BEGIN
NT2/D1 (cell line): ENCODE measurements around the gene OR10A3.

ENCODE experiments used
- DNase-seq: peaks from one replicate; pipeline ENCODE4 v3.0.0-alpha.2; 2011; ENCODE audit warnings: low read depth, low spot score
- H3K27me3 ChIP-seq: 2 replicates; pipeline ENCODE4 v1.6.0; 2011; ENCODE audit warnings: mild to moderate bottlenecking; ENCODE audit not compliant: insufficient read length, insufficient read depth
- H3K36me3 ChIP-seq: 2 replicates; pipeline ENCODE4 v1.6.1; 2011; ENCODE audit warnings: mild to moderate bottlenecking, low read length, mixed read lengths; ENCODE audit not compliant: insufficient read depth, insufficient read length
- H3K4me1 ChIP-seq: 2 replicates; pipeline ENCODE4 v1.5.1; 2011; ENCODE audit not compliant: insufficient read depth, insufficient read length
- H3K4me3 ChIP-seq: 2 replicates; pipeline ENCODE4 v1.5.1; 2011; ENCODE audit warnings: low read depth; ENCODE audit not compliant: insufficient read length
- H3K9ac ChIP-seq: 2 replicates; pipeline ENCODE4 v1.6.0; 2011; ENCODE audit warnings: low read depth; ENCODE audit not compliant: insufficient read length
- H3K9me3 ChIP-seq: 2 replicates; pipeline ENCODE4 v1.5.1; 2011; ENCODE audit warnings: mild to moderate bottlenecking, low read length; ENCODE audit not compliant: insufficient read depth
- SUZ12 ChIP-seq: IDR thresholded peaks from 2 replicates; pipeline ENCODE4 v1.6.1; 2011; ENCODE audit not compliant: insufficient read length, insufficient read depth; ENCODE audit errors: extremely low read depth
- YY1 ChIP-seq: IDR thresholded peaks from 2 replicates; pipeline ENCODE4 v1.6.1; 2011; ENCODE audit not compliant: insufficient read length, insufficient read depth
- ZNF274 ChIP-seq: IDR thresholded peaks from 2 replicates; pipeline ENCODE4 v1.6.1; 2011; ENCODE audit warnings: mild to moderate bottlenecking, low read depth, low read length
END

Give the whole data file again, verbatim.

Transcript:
NT2/D1 (cell line): ENCODE measurements around the gene OR10A3.

ENCODE experiments used
- DNase-seq: peaks from one replicate; pipeline ENCODE4 v3.0.0-alpha.2; 2011; ENCODE audit warnings: low read depth, low spot score
- H3K27me3 ChIP-seq: 2 replicates; pipeline ENCODE4 v1.6.0; 2011; ENCODE audit warnings: mild to moderate bottlenecking; ENCODE audit not compliant: insufficient read length, insufficient read depth
- H3K36me3 ChIP-seq: 2 replicates; pipeline ENCODE4 v1.6.1; 2011; ENCODE audit warnings: mild to moderate bottlenecking, low read length, mixed read lengths; ENCODE audit not compliant: insufficient read depth, insufficient read length
- H3K4me1 ChIP-seq: 2 replicates; pipeline ENCODE4 v1.5.1; 2011; ENCODE audit not compliant: insufficient read depth, insufficient read length
- H3K4me3 ChIP-seq: 2 replicates; pipeline ENCODE4 v1.5.1; 2011; ENCODE audit warnings: low read depth; ENCODE audit not compliant: insufficient read length
- H3K9ac ChIP-seq: 2 replicates; pipeline ENCODE4 v1.6.0; 2011; ENCODE audit warnings: low read depth; ENCODE audit not compliant: insufficient read length
- H3K9me3 ChIP-seq: 2 replicates; pipeline ENCODE4 v1.5.1; 2011; ENCODE audit warnings: mild to moderate bottlenecking, low read length; ENCODE audit not compliant: insufficient read depth
- SUZ12 ChIP-seq: IDR thresholded peaks from 2 replicates; pipeline ENCODE4 v1.6.1; 2011; ENCODE audit not compliant: insufficient read length, insufficient read depth; ENCODE audit errors: extremely low read depth
- YY1 ChIP-seq: IDR thresholded peaks from 2 replicates; pipeline ENCODE4 v1.6.1; 2011; ENCODE audit not compliant: insufficient read length, insufficient read depth
- ZNF274 ChIP-seq: IDR thresholded peaks from 2 replicates; pipeline ENCODE4 v1.6.1; 2011; ENCODE audit warnings: mild to moderate bottlenecking, low read depth, low read length